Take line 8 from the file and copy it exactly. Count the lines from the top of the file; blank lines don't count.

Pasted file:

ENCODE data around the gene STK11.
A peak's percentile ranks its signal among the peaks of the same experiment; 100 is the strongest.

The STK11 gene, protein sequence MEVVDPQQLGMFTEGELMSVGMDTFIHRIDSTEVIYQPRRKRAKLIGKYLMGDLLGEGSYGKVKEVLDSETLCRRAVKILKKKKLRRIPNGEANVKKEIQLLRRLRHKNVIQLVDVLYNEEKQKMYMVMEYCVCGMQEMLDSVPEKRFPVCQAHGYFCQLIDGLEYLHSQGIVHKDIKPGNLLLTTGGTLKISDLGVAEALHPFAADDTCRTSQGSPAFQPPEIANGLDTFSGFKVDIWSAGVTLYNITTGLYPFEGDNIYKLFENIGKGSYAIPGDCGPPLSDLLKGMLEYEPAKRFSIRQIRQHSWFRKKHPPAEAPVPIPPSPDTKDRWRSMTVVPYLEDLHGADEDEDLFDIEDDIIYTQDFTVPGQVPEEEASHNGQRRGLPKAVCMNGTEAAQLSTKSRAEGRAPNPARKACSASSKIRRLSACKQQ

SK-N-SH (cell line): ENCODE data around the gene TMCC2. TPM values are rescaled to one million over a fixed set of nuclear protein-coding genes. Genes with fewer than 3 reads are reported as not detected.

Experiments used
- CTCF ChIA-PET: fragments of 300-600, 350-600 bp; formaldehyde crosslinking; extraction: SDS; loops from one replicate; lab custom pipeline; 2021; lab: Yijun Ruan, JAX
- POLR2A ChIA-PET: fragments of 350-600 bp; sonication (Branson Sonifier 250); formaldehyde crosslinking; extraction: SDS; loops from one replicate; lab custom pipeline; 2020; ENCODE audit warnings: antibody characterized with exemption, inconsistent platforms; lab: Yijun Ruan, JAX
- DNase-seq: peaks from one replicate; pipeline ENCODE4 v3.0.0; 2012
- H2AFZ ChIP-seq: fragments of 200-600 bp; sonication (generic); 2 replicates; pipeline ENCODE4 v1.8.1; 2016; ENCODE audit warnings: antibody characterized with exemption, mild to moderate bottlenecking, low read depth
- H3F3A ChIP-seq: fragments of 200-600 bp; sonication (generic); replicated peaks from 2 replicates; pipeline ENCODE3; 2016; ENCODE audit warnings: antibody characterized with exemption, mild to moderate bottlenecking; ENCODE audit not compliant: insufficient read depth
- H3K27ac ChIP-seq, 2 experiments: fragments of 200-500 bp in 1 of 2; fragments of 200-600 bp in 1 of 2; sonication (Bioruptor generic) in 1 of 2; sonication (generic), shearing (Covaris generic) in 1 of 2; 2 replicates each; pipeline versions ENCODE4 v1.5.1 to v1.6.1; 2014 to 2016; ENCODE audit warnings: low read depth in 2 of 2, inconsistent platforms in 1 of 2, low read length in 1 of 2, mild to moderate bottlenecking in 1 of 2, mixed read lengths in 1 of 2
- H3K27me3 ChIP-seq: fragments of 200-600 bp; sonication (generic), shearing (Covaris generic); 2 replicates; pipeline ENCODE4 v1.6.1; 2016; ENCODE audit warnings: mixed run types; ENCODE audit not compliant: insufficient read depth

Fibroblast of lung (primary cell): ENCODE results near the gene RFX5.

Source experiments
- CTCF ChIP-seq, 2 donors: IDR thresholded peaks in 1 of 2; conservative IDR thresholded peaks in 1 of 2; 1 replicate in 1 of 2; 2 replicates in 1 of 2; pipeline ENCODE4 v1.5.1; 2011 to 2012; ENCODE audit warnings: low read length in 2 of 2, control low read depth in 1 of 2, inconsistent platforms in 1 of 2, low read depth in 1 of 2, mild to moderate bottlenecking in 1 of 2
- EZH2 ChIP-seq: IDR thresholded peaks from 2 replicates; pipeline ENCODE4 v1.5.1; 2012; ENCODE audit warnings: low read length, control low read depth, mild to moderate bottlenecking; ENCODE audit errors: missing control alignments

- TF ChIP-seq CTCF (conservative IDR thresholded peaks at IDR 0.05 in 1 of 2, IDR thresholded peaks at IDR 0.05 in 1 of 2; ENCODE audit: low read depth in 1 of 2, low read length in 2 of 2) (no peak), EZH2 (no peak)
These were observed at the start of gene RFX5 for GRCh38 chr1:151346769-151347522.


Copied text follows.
- DNase-seq: peaks from one replicate; pipeline ENCODE4 v3.0.0; 2012